President Obama, who has been faulted for having a teleprompter erected in front of him at virtually every public appearance, may wish he had had one operating during his interview with Jay Leno on Thursday night's Tonightshow. During a light discussion of Obama's notoriously poor bowling skills, the president remarked, "It's like, it was like Special Olympics or something." Almost immediately after the show, the White House issued a statement saying that the president had "in no way intended to disparage the Special Olympics. ... He thinks that the Special Olympics are a wonderful program that gives an opportunity to shine to people with disabilities from around the world." Asked by Leno earlier if he thought he was being judged too quickly after only two months in office, Obama replied, "In Washington, it's a little bit like American Idol, but everybody is Simon Cowell. Everybody's got an opinion." The most startling comment of the night came from Leno, who remarked during his monologue, "A lot of people were surprised that the president came to NBC. You'd think by this time he'd be tired of big companies on the brink of disaster with a bunch of overpaid executives."


The QVC home-shopping channel has agreed to pay $7.5 million to settle complaints by the Federal Trade Commission that it presented deceptive ads for dietary weight-loss supplements. QVC, a unit of John Malone's Liberty Media, had previously been charged with airing similar programs that included what the FTC charged were false and unsubstantiated claims for such products. At the time, the matter was settled when QVC agreed not to air them again. The new settlement further bars QVC from selling any products claiming to eliminate cellulite. QVC has been struggling during the current economic turndown and has been the principal drain on Liberty Media's profits. Last month it reported a 22-percent plunge in operating income during the fourth quarter of 2008.


FremantleMedia, the producers of American Idol and its British counterpart Pop Idol have announced their support for the so-called three-strikes plan that would disconnect BitTorrent users who are caught downloading pirated material more than three times. FremantleMedia has not permitted its programs to be offered online -- even by Hulu, which is partly owned by Fox television, which airs American Idol. (Individual performances can be purchased from Apple's iTunes Store.) As reported by PaidContent UK, FremantleMedia CEO Tony Cohen told the Changing Media Summit in London Thursday that he supports a micropayment system that would allow viewers to download programs after they are aired by paying a few cents. But in the meantime, he said, "There needs to be an effective intermediate stage that will limit, suspend or cut off offenders' access to broadband capacity."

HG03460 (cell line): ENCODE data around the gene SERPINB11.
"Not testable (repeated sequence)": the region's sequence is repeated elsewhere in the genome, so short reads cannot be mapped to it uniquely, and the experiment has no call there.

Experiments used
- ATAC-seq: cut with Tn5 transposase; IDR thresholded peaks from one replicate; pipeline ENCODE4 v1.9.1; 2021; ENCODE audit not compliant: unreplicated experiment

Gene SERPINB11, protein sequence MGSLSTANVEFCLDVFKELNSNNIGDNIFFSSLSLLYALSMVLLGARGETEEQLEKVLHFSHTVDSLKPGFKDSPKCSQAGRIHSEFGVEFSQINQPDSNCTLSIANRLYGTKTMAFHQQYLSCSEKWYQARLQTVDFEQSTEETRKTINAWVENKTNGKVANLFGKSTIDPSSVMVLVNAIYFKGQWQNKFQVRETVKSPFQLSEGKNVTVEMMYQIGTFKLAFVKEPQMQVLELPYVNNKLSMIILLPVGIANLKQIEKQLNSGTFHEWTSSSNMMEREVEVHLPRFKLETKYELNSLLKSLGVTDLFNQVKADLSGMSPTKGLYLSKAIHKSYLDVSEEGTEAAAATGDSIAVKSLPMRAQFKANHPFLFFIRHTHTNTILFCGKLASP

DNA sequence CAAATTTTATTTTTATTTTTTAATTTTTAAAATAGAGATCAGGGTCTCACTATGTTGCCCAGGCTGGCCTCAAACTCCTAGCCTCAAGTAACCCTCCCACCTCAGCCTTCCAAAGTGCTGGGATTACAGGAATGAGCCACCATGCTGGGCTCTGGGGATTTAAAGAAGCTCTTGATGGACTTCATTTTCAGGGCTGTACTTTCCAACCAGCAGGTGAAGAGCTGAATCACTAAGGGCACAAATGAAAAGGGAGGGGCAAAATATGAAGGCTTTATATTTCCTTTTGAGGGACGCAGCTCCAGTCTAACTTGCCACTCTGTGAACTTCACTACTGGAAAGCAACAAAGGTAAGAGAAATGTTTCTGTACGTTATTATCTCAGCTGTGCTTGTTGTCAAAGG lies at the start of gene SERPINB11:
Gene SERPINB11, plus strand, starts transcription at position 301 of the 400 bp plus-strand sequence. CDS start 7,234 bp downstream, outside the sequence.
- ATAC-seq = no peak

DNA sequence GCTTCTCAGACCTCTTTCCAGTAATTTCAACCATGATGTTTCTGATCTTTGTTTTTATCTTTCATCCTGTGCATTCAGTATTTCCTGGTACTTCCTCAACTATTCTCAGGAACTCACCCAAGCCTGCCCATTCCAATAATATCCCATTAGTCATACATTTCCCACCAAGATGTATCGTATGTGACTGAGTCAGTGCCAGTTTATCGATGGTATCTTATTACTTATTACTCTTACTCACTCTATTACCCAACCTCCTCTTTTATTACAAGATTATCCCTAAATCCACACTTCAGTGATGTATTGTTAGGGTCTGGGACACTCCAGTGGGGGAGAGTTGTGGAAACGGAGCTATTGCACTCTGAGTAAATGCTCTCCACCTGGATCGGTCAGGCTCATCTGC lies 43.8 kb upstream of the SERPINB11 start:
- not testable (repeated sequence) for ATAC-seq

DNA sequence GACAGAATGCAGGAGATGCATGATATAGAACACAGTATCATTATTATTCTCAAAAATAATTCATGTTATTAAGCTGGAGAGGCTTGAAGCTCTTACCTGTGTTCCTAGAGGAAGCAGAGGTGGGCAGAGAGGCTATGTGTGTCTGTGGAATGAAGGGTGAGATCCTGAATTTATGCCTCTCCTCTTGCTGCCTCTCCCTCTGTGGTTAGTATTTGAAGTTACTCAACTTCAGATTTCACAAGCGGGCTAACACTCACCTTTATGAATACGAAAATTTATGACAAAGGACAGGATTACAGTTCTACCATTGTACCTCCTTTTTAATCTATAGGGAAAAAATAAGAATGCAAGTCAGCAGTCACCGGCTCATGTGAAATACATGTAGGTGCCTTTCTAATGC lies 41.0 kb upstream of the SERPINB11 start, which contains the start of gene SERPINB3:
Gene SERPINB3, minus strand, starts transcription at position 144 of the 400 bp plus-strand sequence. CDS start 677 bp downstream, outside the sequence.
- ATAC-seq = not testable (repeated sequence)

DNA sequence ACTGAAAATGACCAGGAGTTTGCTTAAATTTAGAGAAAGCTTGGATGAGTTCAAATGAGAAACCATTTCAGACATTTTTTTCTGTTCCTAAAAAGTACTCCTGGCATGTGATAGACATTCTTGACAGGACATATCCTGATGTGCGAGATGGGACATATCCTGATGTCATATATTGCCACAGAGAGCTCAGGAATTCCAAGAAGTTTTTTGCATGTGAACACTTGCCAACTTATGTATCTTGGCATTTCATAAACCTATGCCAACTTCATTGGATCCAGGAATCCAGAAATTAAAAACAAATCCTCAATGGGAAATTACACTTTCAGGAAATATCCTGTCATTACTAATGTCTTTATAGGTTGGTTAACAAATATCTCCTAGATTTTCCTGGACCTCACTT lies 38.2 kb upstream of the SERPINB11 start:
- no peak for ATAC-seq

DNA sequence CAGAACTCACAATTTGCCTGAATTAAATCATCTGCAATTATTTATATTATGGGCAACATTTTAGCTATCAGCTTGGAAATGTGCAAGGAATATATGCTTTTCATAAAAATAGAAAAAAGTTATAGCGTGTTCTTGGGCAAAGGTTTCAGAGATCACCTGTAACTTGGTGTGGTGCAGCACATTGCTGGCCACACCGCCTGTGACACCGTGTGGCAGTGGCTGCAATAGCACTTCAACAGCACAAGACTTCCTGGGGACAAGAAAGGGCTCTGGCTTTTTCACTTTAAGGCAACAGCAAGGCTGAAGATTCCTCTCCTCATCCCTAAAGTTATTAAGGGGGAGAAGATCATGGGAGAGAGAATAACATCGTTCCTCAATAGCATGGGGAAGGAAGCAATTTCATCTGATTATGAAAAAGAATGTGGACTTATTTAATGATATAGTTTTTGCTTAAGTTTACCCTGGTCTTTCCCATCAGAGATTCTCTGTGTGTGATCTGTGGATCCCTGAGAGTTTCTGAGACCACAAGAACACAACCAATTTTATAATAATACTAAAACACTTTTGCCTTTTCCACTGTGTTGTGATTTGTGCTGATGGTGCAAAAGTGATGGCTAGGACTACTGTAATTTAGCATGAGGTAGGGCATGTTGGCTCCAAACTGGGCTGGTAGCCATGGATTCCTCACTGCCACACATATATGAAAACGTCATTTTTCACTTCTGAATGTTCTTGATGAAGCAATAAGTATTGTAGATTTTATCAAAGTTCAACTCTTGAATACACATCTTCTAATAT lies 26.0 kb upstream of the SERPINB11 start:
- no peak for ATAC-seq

The BBC issued a bleak economic forecast today -- for the future of its own employees -- saying that it is planning to cut its budget by nearly $600 million by freezing the salaries of executives and chopping the fees paid to top talent. The publicly supported broadcaster has been making drastic budget cuts for nearly five years, laying off nearly 10,000 employees in the process. The cuts have not been enough, BBC Director General Mark Thompson announced Thursday, saying that the new ones will be especially "painful." He added: "The impact of the likely falling-away of household growth, the collapse of the commercial property market and pressure on our commercial revenues mean that without further significant reduction in our spending plans we would exceed our statutory borrowing limit within two years."